While fish and fish oil promote good health, increasing environmental pollution may introduce heavy metals into the fish which may render them injurious to health. Nine commonly consumed fish samples in Ghana, five from marine sources and four from freshwater sources were analysed for their heavy metal contents. The heavy metals are Cadmium (Cd), Lead (Pb), Mercury (Hg), Arsenic (As) and Selenium (Se). The fish samples are Herring (Sardinella species), Redfish (Red mullet), Mackerel species, Tuna species and Anchovies all from coastal waters and Tilapia (Oreochromis niloticus'). Blolo (Chrvsichthvs nigrodiaitatus). Catfish (Heteroblancus species) and One- mouth- thousand (Serrathrissa leonensis) from fresh waters. Oil extracted from four fish samples were also analysed for their heavy metal contents. The fishes were selected from four environmental zones designated heavy industrial (James Town - Accra and Tema), light industrial (Apam and Elmina), river/lake (Weija and Kpong) and mining environment (Obuasi and Dunkwa). For each environmental zone, two locations were chosen based on industrial and/or fishing activities in the area. The analysis was done on the head, bone, flesh, whole fish and scales for those who have it in order to ascertain the distribution of the metal in the fish body. The metal contents were analysed with Atomic Absorption Spectrophotometer (AAS) Generally the bone had the highest content of the heavy metals. It was followed by the head, the scale, and then the flesh. The total metal levels in the whole fish was higher than that in the flesh alone. Analysis of variance showed significant difference (p= 0.03) in the levels of each heavy metal in the fish parts. There was a significant correlation (r=0.67 and p=0.01), between the Cadmium levels in the flesh and bone. The rest of the metals did not show any significant correlation in their distribution in the flesh and the bone. Mercury levels occurred as the highest heavy metal in all parts of the fish followed by Arsenic and Lead whose levels were close. Cadmium levels were lowest in the fish tissues studied. The ranges of the metal in the body of all the fish samples are as follows; Mercury 25 - 300ug/g dried weight of fish, Lead 2.44 36.6ug/g, Arsenic 3.26 - 36.96ug/g and Cadmium 0.3 2.8ug/g. Selenium analysed in some of the fishes had levels slightly higher than Arsenic and lead in the flesh. Selenium levels ranged between 8.0 - 70 ug/g.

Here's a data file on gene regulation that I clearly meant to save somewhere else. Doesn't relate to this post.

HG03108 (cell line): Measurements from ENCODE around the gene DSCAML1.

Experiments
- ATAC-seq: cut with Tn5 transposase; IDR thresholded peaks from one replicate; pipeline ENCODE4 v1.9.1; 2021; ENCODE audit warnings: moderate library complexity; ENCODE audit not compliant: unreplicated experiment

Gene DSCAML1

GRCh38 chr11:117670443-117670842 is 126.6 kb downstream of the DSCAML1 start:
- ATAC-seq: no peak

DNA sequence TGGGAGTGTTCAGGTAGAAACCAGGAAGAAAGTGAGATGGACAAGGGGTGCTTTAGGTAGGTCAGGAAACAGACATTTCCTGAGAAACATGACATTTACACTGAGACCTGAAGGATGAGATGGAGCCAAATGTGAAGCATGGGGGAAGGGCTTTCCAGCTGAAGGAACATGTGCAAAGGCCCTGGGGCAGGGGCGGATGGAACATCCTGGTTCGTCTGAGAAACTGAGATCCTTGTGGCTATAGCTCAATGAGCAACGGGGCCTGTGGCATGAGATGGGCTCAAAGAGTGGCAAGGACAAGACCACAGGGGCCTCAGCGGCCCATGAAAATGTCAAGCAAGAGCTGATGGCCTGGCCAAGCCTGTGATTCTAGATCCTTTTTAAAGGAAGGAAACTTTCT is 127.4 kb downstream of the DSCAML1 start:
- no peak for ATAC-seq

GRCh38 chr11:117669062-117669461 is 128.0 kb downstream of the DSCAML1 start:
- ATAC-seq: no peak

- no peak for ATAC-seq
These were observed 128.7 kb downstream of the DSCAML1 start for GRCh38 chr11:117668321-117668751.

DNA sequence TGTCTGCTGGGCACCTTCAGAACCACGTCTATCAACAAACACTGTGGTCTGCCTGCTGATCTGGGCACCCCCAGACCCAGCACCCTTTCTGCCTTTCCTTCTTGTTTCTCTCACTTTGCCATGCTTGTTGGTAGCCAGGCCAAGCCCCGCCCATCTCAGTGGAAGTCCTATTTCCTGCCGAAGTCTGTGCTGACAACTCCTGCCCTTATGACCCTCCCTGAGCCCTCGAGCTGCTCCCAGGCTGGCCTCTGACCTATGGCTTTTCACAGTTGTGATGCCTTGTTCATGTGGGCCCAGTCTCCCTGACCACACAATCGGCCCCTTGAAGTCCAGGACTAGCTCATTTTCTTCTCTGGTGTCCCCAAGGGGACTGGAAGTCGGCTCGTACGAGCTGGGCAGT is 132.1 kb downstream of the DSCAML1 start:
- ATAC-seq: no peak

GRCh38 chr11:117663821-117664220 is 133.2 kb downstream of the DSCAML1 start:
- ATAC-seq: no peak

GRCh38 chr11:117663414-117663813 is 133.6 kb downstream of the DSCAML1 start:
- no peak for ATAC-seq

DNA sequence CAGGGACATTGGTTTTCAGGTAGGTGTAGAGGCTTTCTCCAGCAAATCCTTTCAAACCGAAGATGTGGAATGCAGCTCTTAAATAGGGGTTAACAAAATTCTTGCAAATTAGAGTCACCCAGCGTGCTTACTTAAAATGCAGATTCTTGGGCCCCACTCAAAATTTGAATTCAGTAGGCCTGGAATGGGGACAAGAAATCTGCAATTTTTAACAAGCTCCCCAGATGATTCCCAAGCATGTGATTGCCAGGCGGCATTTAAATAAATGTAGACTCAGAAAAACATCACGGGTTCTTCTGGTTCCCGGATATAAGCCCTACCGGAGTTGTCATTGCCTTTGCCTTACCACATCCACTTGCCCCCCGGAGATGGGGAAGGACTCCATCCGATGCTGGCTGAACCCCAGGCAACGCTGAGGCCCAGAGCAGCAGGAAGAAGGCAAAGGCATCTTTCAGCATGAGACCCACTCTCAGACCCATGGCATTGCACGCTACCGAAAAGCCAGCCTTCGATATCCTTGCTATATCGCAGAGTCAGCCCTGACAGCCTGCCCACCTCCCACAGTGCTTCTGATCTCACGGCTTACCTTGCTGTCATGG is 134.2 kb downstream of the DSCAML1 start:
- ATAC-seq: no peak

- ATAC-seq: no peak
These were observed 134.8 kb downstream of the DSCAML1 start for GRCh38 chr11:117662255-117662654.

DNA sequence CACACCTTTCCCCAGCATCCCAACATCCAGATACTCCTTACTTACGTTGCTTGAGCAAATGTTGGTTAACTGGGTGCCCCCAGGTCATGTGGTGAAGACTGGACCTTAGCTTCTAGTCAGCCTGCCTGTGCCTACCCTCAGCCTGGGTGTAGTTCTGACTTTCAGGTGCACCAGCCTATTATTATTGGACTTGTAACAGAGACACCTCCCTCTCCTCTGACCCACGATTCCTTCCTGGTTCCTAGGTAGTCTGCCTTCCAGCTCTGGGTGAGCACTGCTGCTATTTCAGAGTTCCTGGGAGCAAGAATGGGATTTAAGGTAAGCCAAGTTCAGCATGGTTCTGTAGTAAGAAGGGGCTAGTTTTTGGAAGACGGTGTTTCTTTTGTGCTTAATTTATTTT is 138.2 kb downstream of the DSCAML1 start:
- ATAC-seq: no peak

NDANU, T (2021). Heavy Metal Pollution of Fish And Fish Oils From Some Coastal And Inland Waters of Ghana. Afribary. Retrieved from https://afribary.com/works/heavy-metal-pollution-of-fish-and-fish-oils-from-some-coastal-and-inland-waters-of-ghana
NDANU, THOMAS "Heavy Metal Pollution of Fish And Fish Oils From Some Coastal And Inland Waters of Ghana" Afribary. Afribary, 17 Apr. 2021, https://afribary.com/works/heavy-metal-pollution-of-fish-and-fish-oils-from-some-coastal-and-inland-waters-of-ghana. Accessed 11 Dec. 2023.
NDANU, THOMAS . "Heavy Metal Pollution of Fish And Fish Oils From Some Coastal And Inland Waters of Ghana". Afribary, Afribary, 17 Apr. 2021. Web. 11 Dec. 2023. < https://afribary.com/works/heavy-metal-pollution-of-fish-and-fish-oils-from-some-coastal-and-inland-waters-of-ghana >.
NDANU, THOMAS . "Heavy Metal Pollution of Fish And Fish Oils From Some Coastal And Inland Waters of Ghana" Afribary (2021). Accessed December 11, 2023. https://afribary.com/works/heavy-metal-pollution-of-fish-and-fish-oils-from-some-coastal-and-inland-waters-of-ghana